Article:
“My role is essentially to know everything about the play,” Hudson said. “I also have to have a deep understanding of the playwright’s intent, which means I research any historical, cultural, or literal context related to the play. This is all done before the actual rehearsal process so that I can summarize my research into a packet for the actors in order to help them with their preparation.”

With Eurydice being an adaptation of the Greek myth, the focus of the story was shifted from Orpheus and Eurydice’s love, to instead, Eurydice’s relationship with her father. The heart wrenching dynamic of a daughter’s rekindled relationship with her father and her father understanding how his daughter ultimately should be with the man she loves was palpable in the theatre. 

“It’s rare to find a play that delves into a healthy and loving father-daughter relationship,” Dr. Moon said about the intricacies of this adaption. “I think we have a complicated and sometimes unhealthy relationship to death and loss in this society. Acknowledging the finite nature of our days on this earth can lead us to more deeply appreciate the time we have here and each other.” 

So why should students come see Eurydice

“Every actor on stage is doing such impressive work. Doc Moon’s vision melted together with the designers’ creativity and genius work make such a gorgeous production where you can watch it 20 times and discover new things every time!” says Bennett.

Hudson agreed wholeheartedly with Bennett.

“Sarah Ruhl created a heightened reality that just takes your breath away,” Hudson said. “She retells a classic myth through the agency of a woman and not a man – the world needs this show.” 

Daeffler said the performance included several emotions tied together.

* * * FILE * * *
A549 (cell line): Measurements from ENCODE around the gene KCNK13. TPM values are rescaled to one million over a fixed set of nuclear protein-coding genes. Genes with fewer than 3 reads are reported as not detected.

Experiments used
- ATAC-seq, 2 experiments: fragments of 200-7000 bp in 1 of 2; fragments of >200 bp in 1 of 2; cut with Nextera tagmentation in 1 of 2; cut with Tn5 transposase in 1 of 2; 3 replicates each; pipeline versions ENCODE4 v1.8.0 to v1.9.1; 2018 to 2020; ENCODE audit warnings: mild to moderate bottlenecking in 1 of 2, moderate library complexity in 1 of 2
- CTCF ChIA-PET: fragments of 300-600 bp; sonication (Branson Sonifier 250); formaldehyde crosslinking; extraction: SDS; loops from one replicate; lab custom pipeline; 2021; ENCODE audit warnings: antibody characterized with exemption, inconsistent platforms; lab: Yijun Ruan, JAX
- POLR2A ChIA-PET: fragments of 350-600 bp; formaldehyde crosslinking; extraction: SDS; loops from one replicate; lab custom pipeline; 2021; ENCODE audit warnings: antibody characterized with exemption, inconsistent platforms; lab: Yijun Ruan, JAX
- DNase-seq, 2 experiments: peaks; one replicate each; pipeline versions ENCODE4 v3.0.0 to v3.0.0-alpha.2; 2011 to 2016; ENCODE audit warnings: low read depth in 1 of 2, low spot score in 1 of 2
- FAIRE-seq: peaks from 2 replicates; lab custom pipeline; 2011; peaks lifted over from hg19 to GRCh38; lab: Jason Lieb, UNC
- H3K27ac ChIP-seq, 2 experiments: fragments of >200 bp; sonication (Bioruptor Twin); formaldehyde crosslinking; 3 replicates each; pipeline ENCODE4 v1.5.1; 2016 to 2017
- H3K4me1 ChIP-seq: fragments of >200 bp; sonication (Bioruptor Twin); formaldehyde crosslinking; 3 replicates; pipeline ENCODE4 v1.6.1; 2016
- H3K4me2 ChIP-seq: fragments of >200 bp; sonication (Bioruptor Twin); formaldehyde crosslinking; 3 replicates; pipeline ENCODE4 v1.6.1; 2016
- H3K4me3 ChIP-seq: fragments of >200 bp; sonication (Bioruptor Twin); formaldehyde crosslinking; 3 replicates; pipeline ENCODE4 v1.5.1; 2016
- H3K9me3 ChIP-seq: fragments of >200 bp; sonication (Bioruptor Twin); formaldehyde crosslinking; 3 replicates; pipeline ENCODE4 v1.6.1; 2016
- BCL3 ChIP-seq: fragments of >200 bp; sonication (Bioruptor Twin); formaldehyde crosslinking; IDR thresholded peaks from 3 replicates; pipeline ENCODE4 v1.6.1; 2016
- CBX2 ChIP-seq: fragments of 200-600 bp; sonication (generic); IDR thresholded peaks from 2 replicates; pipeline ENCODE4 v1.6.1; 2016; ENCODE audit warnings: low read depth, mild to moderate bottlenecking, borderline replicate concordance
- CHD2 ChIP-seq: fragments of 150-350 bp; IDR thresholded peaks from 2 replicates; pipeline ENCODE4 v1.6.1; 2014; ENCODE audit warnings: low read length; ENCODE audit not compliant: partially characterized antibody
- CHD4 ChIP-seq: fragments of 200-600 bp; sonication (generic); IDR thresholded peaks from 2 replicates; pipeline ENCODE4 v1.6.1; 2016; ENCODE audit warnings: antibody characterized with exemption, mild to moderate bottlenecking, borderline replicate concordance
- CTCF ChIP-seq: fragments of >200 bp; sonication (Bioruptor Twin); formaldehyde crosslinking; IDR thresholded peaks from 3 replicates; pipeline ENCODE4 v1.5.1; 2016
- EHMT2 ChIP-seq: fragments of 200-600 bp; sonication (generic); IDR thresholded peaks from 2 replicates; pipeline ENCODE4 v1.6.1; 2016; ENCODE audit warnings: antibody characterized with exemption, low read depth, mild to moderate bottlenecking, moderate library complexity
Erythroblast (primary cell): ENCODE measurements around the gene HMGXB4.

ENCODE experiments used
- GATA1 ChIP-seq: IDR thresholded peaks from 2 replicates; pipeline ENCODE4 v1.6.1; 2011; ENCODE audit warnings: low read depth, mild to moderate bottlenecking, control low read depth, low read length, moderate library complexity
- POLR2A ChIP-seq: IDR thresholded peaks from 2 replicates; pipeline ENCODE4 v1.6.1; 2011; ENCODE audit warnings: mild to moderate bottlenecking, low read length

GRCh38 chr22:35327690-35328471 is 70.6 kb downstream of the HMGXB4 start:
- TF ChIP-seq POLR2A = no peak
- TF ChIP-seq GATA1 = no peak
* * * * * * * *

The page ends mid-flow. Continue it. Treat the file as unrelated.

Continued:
“There is a marriage between technology, acting, design, and script that is quite literally all-encompassing. It is shocking, lovely, heartbreaking, and hopeful in unexpected ways, with a healthy dose of humor too!” says Daeffler.

Vince Dang, a sophomore musical theatre major was an audience member during the production.

“All the characters, no matter how abstract and outlandish they seemed, made the connection between Eurydice and Orpheus feel very grounded and real,” Dang said.

Another audience member, Vinny Wilson, a UNC Alumnus and musical theatre major, said “Being able to watch the magic that was Eurydice was absolutely breathtaking. I was in awe from start to finish, leaving with poetic words and brilliant imagery in my head!”

Without giving away any secrets, Eurydice opens the 2019-2020 season with incredible energy, vulnerability, and physicality. Students in the School of Theatre Arts and Dance put in countless hours of work into mainstage productions; from designers, actors, costumers and directors. This production is no exception and no doubt warms the hearts of audience members, as well as makes us stop and think about what it means to love, in any capacity. 

Eurydice performed in the Norton Theatre from Sept. 26 through Oct. 6.